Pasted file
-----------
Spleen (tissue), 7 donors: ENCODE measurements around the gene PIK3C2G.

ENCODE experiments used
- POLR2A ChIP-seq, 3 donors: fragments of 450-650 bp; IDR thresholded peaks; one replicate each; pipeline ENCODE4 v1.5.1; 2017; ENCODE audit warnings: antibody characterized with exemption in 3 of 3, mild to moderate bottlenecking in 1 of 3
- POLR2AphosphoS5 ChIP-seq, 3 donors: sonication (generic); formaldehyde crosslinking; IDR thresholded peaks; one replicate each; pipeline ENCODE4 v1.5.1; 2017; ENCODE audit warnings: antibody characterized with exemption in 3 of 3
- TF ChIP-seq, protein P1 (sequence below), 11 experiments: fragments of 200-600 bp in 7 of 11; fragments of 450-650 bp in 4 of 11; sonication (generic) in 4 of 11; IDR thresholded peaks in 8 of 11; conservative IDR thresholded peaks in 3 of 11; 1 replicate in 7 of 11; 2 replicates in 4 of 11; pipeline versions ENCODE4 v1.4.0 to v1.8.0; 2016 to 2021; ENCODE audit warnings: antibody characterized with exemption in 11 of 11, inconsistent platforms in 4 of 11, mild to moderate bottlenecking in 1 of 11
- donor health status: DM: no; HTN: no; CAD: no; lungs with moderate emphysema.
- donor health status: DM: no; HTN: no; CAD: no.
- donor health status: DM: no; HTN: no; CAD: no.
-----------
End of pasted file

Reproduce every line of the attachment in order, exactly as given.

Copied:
Spleen (tissue), 7 donors: ENCODE measurements around the gene PIK3C2G.

ENCODE experiments used
- POLR2A ChIP-seq, 3 donors: fragments of 450-650 bp; IDR thresholded peaks; one replicate each; pipeline ENCODE4 v1.5.1; 2017; ENCODE audit warnings: antibody characterized with exemption in 3 of 3, mild to moderate bottlenecking in 1 of 3
- POLR2AphosphoS5 ChIP-seq, 3 donors: sonication (generic); formaldehyde crosslinking; IDR thresholded peaks; one replicate each; pipeline ENCODE4 v1.5.1; 2017; ENCODE audit warnings: antibody characterized with exemption in 3 of 3
- TF ChIP-seq, protein P1 (sequence below), 11 experiments: fragments of 200-600 bp in 7 of 11; fragments of 450-650 bp in 4 of 11; sonication (generic) in 4 of 11; IDR thresholded peaks in 8 of 11; conservative IDR thresholded peaks in 3 of 11; 1 replicate in 7 of 11; 2 replicates in 4 of 11; pipeline versions ENCODE4 v1.4.0 to v1.8.0; 2016 to 2021; ENCODE audit warnings: antibody characterized with exemption in 11 of 11, inconsistent platforms in 4 of 11, mild to moderate bottlenecking in 1 of 11
- donor health status: DM: no; HTN: no; CAD: no; lungs with moderate emphysema.
- donor health status: DM: no; HTN: no; CAD: no.
- donor health status: DM: no; HTN: no; CAD: no.